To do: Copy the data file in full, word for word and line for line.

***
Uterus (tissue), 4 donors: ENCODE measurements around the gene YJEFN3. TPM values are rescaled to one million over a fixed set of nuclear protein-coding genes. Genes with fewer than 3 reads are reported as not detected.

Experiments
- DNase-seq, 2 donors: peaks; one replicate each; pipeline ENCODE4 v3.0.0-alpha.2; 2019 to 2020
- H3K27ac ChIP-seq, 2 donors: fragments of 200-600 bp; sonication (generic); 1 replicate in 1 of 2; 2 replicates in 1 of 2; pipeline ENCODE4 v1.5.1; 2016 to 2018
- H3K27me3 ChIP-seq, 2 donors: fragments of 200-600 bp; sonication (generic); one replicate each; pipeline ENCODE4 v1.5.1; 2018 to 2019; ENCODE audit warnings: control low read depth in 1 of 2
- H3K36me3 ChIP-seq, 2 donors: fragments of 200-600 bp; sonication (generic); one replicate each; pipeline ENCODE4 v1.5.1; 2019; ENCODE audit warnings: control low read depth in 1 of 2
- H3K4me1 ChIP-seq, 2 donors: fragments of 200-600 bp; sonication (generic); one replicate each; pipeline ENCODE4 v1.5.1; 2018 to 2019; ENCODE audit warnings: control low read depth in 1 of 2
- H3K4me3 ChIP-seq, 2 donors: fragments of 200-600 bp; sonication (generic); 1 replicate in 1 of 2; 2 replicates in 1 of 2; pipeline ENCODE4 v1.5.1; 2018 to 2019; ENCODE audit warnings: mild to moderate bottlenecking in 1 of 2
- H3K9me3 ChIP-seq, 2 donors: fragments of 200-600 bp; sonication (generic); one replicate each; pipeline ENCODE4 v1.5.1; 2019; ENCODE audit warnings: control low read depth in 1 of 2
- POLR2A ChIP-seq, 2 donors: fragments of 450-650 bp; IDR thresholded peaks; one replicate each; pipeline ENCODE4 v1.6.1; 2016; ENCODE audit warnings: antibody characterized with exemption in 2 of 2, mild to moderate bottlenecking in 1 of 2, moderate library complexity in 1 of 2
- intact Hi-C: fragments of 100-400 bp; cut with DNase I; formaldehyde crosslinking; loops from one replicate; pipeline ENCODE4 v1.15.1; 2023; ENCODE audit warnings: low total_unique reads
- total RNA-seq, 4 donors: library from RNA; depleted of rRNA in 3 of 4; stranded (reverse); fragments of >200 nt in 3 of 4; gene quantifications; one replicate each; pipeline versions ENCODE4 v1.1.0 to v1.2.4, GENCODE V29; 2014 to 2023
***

Uterus (tissue), 4 donors: ENCODE measurements around the gene YJEFN3. TPM values are rescaled to one million over a fixed set of nuclear protein-coding genes. Genes with fewer than 3 reads are reported as not detected.

Experiments
- DNase-seq, 2 donors: peaks; one replicate each; pipeline ENCODE4 v3.0.0-alpha.2; 2019 to 2020
- H3K27ac ChIP-seq, 2 donors: fragments of 200-600 bp; sonication (generic); 1 replicate in 1 of 2; 2 replicates in 1 of 2; pipeline ENCODE4 v1.5.1; 2016 to 2018
- H3K27me3 ChIP-seq, 2 donors: fragments of 200-600 bp; sonication (generic); one replicate each; pipeline ENCODE4 v1.5.1; 2018 to 2019; ENCODE audit warnings: control low read depth in 1 of 2
- H3K36me3 ChIP-seq, 2 donors: fragments of 200-600 bp; sonication (generic); one replicate each; pipeline ENCODE4 v1.5.1; 2019; ENCODE audit warnings: control low read depth in 1 of 2
- H3K4me1 ChIP-seq, 2 donors: fragments of 200-600 bp; sonication (generic); one replicate each; pipeline ENCODE4 v1.5.1; 2018 to 2019; ENCODE audit warnings: control low read depth in 1 of 2
- H3K4me3 ChIP-seq, 2 donors: fragments of 200-600 bp; sonication (generic); 1 replicate in 1 of 2; 2 replicates in 1 of 2; pipeline ENCODE4 v1.5.1; 2018 to 2019; ENCODE audit warnings: mild to moderate bottlenecking in 1 of 2
- H3K9me3 ChIP-seq, 2 donors: fragments of 200-600 bp; sonication (generic); one replicate each; pipeline ENCODE4 v1.5.1; 2019; ENCODE audit warnings: control low read depth in 1 of 2
- POLR2A ChIP-seq, 2 donors: fragments of 450-650 bp; IDR thresholded peaks; one replicate each; pipeline ENCODE4 v1.6.1; 2016; ENCODE audit warnings: antibody characterized with exemption in 2 of 2, mild to moderate bottlenecking in 1 of 2, moderate library complexity in 1 of 2
- intact Hi-C: fragments of 100-400 bp; cut with DNase I; formaldehyde crosslinking; loops from one replicate; pipeline ENCODE4 v1.15.1; 2023; ENCODE audit warnings: low total_unique reads
- total RNA-seq, 4 donors: library from RNA; depleted of rRNA in 3 of 4; stranded (reverse); fragments of >200 nt in 3 of 4; gene quantifications; one replicate each; pipeline versions ENCODE4 v1.1.0 to v1.2.4, GENCODE V29; 2014 to 2023